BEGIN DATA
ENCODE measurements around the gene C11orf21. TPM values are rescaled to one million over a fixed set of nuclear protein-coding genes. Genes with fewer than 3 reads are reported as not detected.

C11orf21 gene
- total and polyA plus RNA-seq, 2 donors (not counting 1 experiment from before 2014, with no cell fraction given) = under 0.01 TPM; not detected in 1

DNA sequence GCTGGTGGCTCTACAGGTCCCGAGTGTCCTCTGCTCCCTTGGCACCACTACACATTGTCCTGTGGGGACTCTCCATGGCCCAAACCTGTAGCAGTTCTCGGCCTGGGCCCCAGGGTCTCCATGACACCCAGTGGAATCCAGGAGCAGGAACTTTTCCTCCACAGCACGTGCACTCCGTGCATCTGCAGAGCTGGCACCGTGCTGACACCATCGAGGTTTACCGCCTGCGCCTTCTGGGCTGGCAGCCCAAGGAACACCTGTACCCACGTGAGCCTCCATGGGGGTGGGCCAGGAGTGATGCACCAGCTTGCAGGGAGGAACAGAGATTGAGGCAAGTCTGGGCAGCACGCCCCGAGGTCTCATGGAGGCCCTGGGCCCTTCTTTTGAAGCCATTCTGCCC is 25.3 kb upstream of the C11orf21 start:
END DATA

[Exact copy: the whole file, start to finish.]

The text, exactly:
ENCODE measurements around the gene C11orf21. TPM values are rescaled to one million over a fixed set of nuclear protein-coding genes. Genes with fewer than 3 reads are reported as not detected.

C11orf21 gene
- total and polyA plus RNA-seq, 2 donors (not counting 1 experiment from before 2014, with no cell fraction given) = under 0.01 TPM; not detected in 1

DNA sequence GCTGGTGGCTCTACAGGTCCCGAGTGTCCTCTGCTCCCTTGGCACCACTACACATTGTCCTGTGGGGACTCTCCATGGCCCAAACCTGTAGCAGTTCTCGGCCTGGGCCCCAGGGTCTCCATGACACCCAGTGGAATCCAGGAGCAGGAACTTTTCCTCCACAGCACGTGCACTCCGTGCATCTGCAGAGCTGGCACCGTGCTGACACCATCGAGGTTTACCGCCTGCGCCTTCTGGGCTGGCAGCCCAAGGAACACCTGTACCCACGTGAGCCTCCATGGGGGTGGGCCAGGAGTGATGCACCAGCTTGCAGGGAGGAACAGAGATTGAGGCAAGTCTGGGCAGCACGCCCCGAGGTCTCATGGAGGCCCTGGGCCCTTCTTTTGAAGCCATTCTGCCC is 25.3 kb upstream of the C11orf21 start: